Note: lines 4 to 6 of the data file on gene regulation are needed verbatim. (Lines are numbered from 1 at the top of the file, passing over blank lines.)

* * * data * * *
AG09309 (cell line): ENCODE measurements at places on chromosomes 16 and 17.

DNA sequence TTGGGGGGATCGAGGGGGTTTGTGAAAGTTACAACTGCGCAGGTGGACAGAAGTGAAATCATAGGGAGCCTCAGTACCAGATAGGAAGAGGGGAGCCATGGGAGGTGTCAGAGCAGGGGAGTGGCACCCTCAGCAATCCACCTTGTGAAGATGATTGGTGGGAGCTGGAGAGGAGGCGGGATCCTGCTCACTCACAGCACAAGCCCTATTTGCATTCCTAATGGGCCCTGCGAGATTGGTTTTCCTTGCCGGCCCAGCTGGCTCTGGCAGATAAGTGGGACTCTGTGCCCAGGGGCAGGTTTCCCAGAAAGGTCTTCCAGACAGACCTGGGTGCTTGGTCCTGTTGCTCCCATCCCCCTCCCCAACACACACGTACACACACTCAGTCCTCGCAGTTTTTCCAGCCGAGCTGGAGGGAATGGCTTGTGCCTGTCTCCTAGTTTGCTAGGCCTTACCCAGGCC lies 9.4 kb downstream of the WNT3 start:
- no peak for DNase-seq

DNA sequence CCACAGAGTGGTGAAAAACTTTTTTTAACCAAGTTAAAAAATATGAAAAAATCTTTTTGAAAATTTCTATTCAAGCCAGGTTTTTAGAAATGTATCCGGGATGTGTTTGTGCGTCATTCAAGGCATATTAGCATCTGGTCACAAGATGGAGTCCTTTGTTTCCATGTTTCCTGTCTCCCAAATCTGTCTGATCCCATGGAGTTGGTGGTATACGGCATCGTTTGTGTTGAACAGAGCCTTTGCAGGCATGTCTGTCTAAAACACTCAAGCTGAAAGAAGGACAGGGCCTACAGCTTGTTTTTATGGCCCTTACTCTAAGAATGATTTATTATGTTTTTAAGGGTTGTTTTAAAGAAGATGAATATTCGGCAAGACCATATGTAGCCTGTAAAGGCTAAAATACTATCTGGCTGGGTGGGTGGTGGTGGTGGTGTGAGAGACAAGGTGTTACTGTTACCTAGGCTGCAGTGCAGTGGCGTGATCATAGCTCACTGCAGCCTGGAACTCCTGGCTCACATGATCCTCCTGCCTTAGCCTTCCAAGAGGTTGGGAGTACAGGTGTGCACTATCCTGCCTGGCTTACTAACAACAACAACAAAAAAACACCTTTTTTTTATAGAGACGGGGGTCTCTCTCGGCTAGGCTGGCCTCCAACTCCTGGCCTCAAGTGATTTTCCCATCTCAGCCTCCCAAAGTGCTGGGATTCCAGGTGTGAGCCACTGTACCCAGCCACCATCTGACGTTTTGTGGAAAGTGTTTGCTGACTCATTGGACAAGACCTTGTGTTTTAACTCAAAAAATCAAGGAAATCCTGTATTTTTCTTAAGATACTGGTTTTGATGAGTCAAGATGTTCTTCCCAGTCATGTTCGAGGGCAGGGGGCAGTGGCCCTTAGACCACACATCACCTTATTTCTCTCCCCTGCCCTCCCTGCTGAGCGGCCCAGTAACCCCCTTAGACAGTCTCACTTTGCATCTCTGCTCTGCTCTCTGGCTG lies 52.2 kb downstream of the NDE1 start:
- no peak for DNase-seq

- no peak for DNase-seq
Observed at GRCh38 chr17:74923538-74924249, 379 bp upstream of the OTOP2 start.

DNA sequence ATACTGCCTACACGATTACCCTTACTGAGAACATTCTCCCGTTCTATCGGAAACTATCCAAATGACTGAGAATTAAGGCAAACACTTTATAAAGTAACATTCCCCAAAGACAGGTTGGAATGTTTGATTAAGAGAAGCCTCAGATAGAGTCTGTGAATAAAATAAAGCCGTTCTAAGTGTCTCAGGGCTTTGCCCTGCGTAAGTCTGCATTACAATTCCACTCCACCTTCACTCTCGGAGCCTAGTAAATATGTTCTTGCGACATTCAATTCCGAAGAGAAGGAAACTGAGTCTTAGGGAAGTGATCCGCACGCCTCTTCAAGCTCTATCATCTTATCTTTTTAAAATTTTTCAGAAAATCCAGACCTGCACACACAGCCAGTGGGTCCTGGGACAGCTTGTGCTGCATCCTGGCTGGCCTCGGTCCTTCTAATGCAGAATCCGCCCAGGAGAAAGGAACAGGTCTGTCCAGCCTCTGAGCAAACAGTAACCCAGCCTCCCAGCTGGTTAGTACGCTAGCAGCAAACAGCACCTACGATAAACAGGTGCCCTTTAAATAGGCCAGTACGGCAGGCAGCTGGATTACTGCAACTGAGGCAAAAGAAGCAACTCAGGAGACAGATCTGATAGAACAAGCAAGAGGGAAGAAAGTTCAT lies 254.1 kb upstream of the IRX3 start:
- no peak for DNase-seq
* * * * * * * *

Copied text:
DNA sequence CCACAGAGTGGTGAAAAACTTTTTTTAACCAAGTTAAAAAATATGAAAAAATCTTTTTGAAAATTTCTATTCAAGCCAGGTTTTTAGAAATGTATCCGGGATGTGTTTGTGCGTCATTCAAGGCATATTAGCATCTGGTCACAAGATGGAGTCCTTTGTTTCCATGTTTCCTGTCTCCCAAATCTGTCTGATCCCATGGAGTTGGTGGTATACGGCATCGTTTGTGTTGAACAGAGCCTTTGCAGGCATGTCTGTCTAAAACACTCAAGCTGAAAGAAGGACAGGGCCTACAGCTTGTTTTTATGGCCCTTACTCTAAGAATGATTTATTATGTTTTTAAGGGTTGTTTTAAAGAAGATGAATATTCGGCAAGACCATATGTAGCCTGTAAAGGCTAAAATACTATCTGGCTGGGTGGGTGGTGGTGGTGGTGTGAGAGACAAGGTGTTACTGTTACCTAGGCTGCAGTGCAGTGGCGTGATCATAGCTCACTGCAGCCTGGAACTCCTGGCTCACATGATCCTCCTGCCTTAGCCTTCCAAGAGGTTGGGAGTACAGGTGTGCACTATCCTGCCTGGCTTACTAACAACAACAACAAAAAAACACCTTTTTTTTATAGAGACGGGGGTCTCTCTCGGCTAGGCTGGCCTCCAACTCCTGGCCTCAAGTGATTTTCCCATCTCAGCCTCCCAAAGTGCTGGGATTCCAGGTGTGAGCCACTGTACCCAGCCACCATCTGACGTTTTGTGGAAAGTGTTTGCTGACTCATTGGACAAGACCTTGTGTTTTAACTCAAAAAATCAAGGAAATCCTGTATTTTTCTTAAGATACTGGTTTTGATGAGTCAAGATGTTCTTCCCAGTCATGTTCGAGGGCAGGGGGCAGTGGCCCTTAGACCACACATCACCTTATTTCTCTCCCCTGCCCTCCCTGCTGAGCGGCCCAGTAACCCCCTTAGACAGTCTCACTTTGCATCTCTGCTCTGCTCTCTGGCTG lies 52.2 kb downstream of the NDE1 start:
- no peak for DNase-seq

- no peak for DNase-seq